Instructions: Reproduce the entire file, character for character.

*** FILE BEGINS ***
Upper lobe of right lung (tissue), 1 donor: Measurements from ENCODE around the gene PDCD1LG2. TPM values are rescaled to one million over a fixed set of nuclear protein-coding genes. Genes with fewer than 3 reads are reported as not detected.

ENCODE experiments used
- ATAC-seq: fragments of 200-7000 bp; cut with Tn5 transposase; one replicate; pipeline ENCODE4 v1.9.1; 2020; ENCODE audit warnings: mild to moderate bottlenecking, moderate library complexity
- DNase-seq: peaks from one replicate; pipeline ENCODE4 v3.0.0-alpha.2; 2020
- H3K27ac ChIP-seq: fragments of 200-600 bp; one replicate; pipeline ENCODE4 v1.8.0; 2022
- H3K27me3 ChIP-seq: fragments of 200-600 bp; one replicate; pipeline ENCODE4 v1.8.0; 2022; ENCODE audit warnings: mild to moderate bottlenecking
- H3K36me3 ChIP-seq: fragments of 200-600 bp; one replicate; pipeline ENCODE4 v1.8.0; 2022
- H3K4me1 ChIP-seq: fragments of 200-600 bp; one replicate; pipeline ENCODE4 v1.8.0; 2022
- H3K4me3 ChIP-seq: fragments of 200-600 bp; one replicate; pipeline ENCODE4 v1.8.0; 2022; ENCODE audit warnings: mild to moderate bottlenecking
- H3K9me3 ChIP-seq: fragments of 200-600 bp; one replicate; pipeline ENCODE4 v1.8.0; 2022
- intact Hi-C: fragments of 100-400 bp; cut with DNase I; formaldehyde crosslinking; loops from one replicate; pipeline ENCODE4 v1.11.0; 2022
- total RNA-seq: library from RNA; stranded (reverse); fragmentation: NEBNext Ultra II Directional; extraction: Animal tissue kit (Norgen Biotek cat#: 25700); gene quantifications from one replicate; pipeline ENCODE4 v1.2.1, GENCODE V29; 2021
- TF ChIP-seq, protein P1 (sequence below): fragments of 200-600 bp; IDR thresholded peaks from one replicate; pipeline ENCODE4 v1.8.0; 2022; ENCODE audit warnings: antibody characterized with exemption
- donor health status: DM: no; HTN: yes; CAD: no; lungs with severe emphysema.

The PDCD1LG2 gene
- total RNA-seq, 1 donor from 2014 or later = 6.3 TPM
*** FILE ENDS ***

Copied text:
Upper lobe of right lung (tissue), 1 donor: Measurements from ENCODE around the gene PDCD1LG2. TPM values are rescaled to one million over a fixed set of nuclear protein-coding genes. Genes with fewer than 3 reads are reported as not detected.

ENCODE experiments used
- ATAC-seq: fragments of 200-7000 bp; cut with Tn5 transposase; one replicate; pipeline ENCODE4 v1.9.1; 2020; ENCODE audit warnings: mild to moderate bottlenecking, moderate library complexity
- DNase-seq: peaks from one replicate; pipeline ENCODE4 v3.0.0-alpha.2; 2020
- H3K27ac ChIP-seq: fragments of 200-600 bp; one replicate; pipeline ENCODE4 v1.8.0; 2022
- H3K27me3 ChIP-seq: fragments of 200-600 bp; one replicate; pipeline ENCODE4 v1.8.0; 2022; ENCODE audit warnings: mild to moderate bottlenecking
- H3K36me3 ChIP-seq: fragments of 200-600 bp; one replicate; pipeline ENCODE4 v1.8.0; 2022
- H3K4me1 ChIP-seq: fragments of 200-600 bp; one replicate; pipeline ENCODE4 v1.8.0; 2022
- H3K4me3 ChIP-seq: fragments of 200-600 bp; one replicate; pipeline ENCODE4 v1.8.0; 2022; ENCODE audit warnings: mild to moderate bottlenecking
- H3K9me3 ChIP-seq: fragments of 200-600 bp; one replicate; pipeline ENCODE4 v1.8.0; 2022
- intact Hi-C: fragments of 100-400 bp; cut with DNase I; formaldehyde crosslinking; loops from one replicate; pipeline ENCODE4 v1.11.0; 2022
- total RNA-seq: library from RNA; stranded (reverse); fragmentation: NEBNext Ultra II Directional; extraction: Animal tissue kit (Norgen Biotek cat#: 25700); gene quantifications from one replicate; pipeline ENCODE4 v1.2.1, GENCODE V29; 2021
- TF ChIP-seq, protein P1 (sequence below): fragments of 200-600 bp; IDR thresholded peaks from one replicate; pipeline ENCODE4 v1.8.0; 2022; ENCODE audit warnings: antibody characterized with exemption
- donor health status: DM: no; HTN: yes; CAD: no; lungs with severe emphysema.

The PDCD1LG2 gene
- total RNA-seq, 1 donor from 2014 or later = 6.3 TPM